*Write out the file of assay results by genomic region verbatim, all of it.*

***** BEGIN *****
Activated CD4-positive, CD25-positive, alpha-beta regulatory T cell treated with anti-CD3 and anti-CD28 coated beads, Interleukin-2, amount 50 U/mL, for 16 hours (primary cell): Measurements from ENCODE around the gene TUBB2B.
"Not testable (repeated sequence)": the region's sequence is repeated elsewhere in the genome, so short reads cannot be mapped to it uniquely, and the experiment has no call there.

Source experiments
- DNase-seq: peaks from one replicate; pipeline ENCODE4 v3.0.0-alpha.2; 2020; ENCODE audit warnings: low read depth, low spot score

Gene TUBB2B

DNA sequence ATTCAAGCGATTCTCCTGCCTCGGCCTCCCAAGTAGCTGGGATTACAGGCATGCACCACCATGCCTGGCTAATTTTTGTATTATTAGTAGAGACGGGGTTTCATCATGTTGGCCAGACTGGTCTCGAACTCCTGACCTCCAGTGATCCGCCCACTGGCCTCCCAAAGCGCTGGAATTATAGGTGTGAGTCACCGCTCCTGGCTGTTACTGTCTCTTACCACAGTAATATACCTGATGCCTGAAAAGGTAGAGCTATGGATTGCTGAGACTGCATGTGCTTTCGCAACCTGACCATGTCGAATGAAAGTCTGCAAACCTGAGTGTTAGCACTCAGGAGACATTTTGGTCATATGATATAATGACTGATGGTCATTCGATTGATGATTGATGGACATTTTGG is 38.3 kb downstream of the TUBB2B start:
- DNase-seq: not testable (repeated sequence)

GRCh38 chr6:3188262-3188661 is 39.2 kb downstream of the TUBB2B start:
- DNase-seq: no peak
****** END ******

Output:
Activated CD4-positive, CD25-positive, alpha-beta regulatory T cell treated with anti-CD3 and anti-CD28 coated beads, Interleukin-2, amount 50 U/mL, for 16 hours (primary cell): Measurements from ENCODE around the gene TUBB2B.
"Not testable (repeated sequence)": the region's sequence is repeated elsewhere in the genome, so short reads cannot be mapped to it uniquely, and the experiment has no call there.

Source experiments
- DNase-seq: peaks from one replicate; pipeline ENCODE4 v3.0.0-alpha.2; 2020; ENCODE audit warnings: low read depth, low spot score

Gene TUBB2B

DNA sequence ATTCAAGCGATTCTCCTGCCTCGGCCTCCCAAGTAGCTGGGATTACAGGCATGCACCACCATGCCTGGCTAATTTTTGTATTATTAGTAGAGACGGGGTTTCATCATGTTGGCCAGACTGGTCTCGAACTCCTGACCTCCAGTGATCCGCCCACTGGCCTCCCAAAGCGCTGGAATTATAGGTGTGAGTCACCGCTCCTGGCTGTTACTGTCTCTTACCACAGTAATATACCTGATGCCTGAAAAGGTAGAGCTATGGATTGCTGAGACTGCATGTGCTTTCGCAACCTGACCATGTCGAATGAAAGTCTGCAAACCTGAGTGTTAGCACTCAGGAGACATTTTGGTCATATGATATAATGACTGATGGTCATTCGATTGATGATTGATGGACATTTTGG is 38.3 kb downstream of the TUBB2B start:
- DNase-seq: not testable (repeated sequence)

GRCh38 chr6:3188262-3188661 is 39.2 kb downstream of the TUBB2B start:
- DNase-seq: no peak